• RRP: £23.11
  • You Save: £0.68 (3%)
FREE Delivery in the UK.
Only 7 left in stock (more on the way).
Dispatched from and sold by Amazon.
Gift-wrap available.
Quantity:1
Metamagical Themas: Quest... has been added to your Basket
+ £2.80 UK delivery
Used: Good | Details
Condition: Used: Good
Comment: Ships from USA. Please allow 2 to 3 weeks for delivery. Light shelf wear and minimal interior marks. A tradition of quality and service.
Have one to sell?
Flip to back Flip to front
Listen Playing... Paused   You're listening to a sample of the Audible audio edition.
Learn more
See all 3 images

Metamagical Themas: Questing for the Essence of Mind and Pattern Paperback – 15 Mar 1996

10 customer reviews

See all 4 formats and editions Hide other formats and editions
Amazon Price New from Used from
Paperback
"Please retry"
£22.43
£21.58 £4.06
£22.43 FREE Delivery in the UK. Only 7 left in stock (more on the way). Dispatched from and sold by Amazon. Gift-wrap available.

Frequently Bought Together

Metamagical Themas: Questing for the Essence of Mind and Pattern + Godel, Escher, Bach: An Eternal Golden Braid
Price For Both: £41.42

Buy the selected items together



Product details

  • Paperback: 880 pages
  • Publisher: Basic Books; New edition edition (15 Mar. 1996)
  • Language: English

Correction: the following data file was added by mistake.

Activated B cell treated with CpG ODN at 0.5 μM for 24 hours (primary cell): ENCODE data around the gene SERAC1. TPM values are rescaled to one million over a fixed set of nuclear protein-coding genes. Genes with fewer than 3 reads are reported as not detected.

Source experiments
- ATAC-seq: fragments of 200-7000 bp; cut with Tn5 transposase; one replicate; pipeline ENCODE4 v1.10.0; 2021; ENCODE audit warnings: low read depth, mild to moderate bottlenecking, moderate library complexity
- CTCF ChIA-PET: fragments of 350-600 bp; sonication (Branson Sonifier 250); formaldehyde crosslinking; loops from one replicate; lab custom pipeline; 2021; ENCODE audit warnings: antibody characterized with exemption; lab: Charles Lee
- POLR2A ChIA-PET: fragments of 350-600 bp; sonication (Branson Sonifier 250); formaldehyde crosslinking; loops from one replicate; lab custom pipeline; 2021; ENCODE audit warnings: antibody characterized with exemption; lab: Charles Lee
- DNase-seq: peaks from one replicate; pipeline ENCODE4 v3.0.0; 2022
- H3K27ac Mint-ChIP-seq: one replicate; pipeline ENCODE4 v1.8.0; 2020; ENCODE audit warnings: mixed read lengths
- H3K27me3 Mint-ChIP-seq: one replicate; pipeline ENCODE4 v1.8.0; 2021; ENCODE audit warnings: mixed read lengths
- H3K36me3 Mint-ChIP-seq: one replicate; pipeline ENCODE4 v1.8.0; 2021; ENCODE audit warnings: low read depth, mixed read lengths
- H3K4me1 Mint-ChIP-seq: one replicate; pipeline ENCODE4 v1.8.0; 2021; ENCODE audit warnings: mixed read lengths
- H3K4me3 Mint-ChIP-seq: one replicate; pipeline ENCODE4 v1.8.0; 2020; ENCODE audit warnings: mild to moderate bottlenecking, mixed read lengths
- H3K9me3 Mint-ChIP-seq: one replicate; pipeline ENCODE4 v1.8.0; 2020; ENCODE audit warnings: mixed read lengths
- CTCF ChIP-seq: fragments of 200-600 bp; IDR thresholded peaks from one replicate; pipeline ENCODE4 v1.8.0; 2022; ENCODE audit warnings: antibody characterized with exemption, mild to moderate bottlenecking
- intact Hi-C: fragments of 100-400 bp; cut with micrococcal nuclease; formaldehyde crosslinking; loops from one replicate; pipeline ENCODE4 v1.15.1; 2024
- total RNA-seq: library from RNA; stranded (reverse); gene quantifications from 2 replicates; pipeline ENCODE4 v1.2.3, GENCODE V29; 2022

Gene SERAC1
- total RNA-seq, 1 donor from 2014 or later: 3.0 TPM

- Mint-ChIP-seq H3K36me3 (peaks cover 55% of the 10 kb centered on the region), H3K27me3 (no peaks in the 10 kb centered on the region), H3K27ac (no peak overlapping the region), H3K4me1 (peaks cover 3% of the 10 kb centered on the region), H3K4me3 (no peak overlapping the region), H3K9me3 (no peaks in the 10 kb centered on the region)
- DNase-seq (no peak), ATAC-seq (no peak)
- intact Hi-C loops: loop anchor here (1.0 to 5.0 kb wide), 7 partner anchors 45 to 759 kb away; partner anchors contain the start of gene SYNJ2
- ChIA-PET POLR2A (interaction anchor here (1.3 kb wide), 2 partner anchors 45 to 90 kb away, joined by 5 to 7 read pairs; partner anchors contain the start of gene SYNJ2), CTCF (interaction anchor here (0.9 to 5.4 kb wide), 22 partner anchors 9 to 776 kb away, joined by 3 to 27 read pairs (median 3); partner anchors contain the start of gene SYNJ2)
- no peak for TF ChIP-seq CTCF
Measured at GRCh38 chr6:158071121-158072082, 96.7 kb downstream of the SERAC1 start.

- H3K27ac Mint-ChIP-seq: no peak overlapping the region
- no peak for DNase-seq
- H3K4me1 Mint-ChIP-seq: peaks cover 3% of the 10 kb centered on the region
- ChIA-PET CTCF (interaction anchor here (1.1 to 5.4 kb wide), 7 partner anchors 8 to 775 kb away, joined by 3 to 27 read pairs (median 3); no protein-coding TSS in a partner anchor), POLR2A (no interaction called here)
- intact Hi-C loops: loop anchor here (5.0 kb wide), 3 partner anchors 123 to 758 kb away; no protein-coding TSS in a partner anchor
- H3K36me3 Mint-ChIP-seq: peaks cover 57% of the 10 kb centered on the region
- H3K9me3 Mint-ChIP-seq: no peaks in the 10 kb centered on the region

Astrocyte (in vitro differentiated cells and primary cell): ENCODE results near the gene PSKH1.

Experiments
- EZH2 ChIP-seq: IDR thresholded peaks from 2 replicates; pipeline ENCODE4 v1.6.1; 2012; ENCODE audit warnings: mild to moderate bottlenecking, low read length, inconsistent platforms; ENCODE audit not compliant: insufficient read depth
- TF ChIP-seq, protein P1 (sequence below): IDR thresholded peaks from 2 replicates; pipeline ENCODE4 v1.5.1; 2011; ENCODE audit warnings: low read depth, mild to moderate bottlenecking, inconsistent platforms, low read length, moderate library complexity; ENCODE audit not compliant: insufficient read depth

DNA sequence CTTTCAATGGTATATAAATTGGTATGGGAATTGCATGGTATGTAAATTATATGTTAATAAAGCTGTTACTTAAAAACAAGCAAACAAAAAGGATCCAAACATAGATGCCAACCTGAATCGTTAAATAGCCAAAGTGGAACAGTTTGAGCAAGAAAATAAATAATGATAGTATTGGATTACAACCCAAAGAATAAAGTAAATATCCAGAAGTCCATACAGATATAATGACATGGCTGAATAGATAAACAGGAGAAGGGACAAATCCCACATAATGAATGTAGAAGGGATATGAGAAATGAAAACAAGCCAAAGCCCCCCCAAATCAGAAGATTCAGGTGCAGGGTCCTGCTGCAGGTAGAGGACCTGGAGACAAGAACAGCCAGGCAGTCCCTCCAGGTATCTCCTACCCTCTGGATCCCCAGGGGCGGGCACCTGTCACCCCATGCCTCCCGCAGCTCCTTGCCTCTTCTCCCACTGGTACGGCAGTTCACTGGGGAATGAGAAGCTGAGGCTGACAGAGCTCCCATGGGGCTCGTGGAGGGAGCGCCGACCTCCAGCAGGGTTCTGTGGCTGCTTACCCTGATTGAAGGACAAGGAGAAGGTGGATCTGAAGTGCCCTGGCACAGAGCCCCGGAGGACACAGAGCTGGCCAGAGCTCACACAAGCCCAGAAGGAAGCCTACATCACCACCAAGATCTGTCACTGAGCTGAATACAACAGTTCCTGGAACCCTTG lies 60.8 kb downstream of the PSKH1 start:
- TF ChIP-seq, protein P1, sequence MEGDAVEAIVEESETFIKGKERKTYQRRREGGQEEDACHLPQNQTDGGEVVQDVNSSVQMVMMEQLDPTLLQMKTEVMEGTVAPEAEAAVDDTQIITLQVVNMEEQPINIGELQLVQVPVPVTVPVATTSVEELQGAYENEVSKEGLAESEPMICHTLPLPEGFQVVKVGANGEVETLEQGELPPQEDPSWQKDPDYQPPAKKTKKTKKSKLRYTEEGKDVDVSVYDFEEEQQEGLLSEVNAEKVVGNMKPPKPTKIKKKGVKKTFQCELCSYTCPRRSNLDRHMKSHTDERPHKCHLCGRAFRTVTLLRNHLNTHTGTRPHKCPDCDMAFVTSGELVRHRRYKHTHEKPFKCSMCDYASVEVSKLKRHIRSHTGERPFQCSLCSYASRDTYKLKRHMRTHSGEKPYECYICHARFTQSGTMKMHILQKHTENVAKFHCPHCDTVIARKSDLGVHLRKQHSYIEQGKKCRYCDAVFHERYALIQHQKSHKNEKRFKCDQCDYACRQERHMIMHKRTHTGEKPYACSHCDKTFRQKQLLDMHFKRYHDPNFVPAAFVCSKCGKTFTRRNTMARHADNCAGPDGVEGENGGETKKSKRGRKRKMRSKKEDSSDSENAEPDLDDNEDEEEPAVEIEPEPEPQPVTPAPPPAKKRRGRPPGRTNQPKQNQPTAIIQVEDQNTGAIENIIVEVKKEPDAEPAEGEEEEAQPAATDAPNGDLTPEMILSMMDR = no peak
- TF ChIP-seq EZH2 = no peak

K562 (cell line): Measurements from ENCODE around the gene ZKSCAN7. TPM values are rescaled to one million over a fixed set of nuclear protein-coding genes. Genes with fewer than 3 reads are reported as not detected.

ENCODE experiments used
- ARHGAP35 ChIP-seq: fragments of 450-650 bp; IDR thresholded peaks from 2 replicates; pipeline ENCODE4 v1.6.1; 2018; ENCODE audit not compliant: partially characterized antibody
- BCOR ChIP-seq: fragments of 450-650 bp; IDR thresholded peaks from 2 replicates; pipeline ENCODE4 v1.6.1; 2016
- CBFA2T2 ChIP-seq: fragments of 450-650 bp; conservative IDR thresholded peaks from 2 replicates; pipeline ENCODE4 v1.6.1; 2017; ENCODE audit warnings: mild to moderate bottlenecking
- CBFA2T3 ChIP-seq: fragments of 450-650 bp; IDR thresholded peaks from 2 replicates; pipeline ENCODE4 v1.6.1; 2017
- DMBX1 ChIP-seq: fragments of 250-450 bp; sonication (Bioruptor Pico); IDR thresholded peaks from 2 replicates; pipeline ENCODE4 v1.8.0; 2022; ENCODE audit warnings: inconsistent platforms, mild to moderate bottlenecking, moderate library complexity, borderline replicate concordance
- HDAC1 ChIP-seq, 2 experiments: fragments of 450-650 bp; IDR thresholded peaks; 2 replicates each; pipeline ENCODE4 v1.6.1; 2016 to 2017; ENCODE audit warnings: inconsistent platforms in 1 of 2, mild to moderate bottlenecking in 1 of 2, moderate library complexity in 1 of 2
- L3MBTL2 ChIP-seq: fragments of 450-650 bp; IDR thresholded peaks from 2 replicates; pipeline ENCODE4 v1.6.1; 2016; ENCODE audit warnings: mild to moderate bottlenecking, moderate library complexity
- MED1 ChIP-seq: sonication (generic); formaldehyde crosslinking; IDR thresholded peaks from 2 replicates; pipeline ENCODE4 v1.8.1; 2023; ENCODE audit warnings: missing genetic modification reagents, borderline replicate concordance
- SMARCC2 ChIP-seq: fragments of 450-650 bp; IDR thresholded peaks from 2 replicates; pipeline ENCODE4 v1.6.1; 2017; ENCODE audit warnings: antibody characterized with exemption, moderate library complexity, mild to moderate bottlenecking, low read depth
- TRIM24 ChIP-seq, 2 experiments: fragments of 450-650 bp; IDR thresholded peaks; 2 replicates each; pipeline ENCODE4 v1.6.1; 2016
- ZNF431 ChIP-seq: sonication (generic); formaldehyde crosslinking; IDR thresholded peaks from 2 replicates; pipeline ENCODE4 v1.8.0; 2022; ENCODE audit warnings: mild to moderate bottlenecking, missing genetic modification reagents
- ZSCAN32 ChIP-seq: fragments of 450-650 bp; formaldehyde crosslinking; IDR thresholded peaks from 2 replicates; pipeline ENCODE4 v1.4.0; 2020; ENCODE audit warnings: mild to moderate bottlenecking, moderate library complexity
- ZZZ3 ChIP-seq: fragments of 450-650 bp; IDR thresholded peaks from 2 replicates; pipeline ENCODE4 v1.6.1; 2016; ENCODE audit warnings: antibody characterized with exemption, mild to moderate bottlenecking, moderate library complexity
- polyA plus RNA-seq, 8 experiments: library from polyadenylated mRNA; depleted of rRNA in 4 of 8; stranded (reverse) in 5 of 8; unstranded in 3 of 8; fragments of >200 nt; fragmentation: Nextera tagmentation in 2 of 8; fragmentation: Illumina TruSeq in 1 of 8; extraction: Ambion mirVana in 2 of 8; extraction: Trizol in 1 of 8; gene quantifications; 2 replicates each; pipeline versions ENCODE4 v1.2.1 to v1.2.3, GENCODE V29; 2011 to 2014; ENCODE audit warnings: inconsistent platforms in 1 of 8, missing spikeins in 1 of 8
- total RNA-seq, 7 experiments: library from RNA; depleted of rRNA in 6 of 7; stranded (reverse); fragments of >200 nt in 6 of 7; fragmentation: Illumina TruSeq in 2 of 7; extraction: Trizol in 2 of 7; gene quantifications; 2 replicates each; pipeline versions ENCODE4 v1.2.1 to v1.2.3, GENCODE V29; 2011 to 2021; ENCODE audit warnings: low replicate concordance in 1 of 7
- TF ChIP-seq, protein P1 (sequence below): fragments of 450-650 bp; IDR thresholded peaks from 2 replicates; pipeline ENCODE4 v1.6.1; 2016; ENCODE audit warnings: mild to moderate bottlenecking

• ISBN-10: 0465045669
  • ISBN-13: 978-0465045662
  • Product Dimensions: 21.7 x 17.1 x 4.8 cm
  • Average Customer Review: 4.4 out of 5 stars  See all reviews (10 customer reviews)
  • Amazon Bestsellers Rank: 344,321 in Books (See Top 100 in Books)
  • See Complete Table of Contents

More About the Author

Discover books, learn about writers, and more.

Product Description

About the Author

Douglas R. Hofstadter directs the Center for Research on Concepts and Cognition at Indiana University, and is the College of Arts and Sciences professor of cognitive science and computer science. He is the author of several highly regarded books, including "Godel, Escher, Bach" and "Fluid Concepts and Creative Analogies."

Inside This Book

(Learn More)
First Sentence
I never expected to be writing a column for Scientific American. Read the first page
Explore More
Concordance
Browse Sample Pages
Front Cover | Copyright | Table of Contents | Excerpt | Index | Back Cover
Search inside this book:

What Other Items Do Customers Buy After Viewing This Item?

Customer Reviews

4.4 out of 5 stars
Share your thoughts with other customers

Most Helpful Customer Reviews

13 of 13 people found the following review helpful By Bibliomaniac on 1 Dec. 2002
Format: Paperback
I've owned this book for years, and every time I return to it I still find something fresh to think about. It's crammed with ideas both playful and serious, all woven around the general theme of "what is mind, what is consciousness?" No-one will love every single chapter, and the ones I find dull might be the ones you love most, but you'll find something to ponder and play with on every page. Whether you start by designing your own alphabet or fooling around with recursion and self-reference, you'll be stimulated.
Comment Was this review helpful to you? Yes No Sending feedback...
Thank you for your feedback. If this review is inappropriate, please let us know.
Sorry, we failed to record your vote. Please try again
10 of 10 people found the following review helpful By A Customer on 23 April 1998
Format: Paperback